Ocean Robbins is the author of 31-Day Food Revolution: Heal Your Body, Feel Great, and Transform Your World (Grand Central Life & Style, February 5, 2019). He is the CEO and co-founder of the 500,000+ member Food Revolution Network. He's served as the adjunct professor for Chapman University. And he's received numerous awards, including the national Jefferson Award for Outstanding Public Service and the Freedom's Flame Award. Ocean Robbins
Kiwis are another fruit that positively impacts blood pressure. Some researchers studied how the fruit fares compared to apples. They found that eating three kiwis a day over eight weeks reduced blood pressure in people with slightly high blood pressure more so than eating one apple per day during the same time. A daily serving of kiwi was also found to reduce blood pressure in people with only mildly elevated levels. Kiwis are also an excellent source of vitamin C which can also also improve blood pressure. 
Serum creatinine is measured to assess for the presence of kidney disease, which can be either the cause or the result of hypertension. Serum creatinine alone may overestimate glomerular filtration rate and recent guidelines advocate the use of predictive equations such as the Modification of Diet in Renal Disease (MDRD) formula to estimate glomerular filtration rate (eGFR).[27] eGFR can also provide a baseline measurement of kidney function that can be used to monitor for side effects of certain anti-hypertensive drugs on kidney function. Additionally, testing of urine samples for protein is used as a secondary indicator of kidney disease. Electrocardiogram (EKG/ECG) testing is done to check for evidence that the heart is under strain from high blood pressure. It may also show whether there is thickening of the heart muscle (left ventricular hypertrophy) or whether the heart has experienced a prior minor disturbance such as a silent heart attack. A chest X-ray or an echocardiogram may also be performed to look for signs of heart enlargement or damage to the heart.[23]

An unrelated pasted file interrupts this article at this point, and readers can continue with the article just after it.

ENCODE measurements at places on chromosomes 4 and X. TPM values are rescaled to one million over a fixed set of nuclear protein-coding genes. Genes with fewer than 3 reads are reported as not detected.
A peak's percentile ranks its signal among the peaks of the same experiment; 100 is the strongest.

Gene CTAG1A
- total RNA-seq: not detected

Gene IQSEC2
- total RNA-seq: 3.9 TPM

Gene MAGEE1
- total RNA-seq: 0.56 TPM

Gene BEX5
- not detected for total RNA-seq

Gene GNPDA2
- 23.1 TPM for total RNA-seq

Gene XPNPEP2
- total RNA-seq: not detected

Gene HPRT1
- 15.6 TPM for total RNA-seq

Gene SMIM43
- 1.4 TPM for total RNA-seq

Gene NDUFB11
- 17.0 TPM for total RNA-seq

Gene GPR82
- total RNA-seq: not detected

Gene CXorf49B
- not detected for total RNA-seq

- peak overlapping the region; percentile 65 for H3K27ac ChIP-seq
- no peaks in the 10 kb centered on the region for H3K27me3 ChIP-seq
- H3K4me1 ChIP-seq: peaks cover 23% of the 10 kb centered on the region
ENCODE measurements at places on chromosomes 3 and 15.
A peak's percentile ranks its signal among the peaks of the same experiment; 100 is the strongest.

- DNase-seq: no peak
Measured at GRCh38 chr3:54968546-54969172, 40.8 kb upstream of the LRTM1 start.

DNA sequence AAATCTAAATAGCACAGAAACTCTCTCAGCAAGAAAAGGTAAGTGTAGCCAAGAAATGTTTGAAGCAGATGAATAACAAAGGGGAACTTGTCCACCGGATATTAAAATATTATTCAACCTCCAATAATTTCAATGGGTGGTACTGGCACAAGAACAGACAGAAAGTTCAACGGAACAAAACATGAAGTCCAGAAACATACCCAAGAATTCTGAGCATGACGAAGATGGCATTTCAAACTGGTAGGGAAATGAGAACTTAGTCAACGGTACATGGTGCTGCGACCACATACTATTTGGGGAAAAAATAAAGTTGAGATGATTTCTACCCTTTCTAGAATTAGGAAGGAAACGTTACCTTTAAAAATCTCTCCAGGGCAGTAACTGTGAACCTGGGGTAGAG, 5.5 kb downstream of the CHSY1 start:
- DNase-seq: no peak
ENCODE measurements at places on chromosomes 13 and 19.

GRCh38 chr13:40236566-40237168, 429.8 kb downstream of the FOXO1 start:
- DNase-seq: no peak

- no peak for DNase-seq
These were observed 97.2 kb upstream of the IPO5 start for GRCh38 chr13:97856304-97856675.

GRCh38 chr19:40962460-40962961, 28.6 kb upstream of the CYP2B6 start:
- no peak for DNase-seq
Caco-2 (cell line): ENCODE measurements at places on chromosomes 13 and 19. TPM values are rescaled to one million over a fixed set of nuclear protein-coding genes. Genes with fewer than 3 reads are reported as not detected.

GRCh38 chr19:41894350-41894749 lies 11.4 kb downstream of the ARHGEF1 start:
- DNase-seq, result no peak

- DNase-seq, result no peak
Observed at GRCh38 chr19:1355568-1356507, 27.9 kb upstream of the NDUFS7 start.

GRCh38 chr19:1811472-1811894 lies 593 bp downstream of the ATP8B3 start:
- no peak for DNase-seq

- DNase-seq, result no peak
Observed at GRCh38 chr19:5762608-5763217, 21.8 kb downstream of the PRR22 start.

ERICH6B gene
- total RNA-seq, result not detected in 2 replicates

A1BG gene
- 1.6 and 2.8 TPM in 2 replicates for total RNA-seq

Medicines are available if these changes do not help control your blood pressure within 3 to 6 months. Diuretics help rid your body of water and sodium. ACE inhibitors block the enzyme that raises your blood pressure. Other types of medicines— beta blockers, calcium channel blockers, and other vasodilators—work in different ways, but their overall effect is to help relax and widen your blood vessels and reduce the pressure inside the vessel. [See also the free government publication “Medicines to Help You: High Blood Pressure” (PDF) from the US Food and Drug Administration.]
Everything you need to know about hypertension Hypertension or high blood pressure can lead to heart disease, stroke, and death and is a major global health concern. A range of risk factors may increase the chances of a person developing hypertension, but can it be prevented? Read on to find out what causes hypertension, its symptoms, types, and how to prevent it. Read now
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^ Xie, X; Atkins, E; Lv, J; Bennett, A; Neal, B; Ninomiya, T; Woodward, M; MacMahon, S; Turnbull, F; Hillis, GS; Chalmers, J; Mant, J; Salam, A; Rahimi, K; Perkovic, V; Rodgers, A (30 January 2016). "Effects of intensive blood pressure lowering on cardiovascular and renal outcomes: updated systematic review and meta-analysis". Lancet. 387 (10017): 435–43. doi:10.1016/S0140-6736(15)00805-3. PMID 26559744.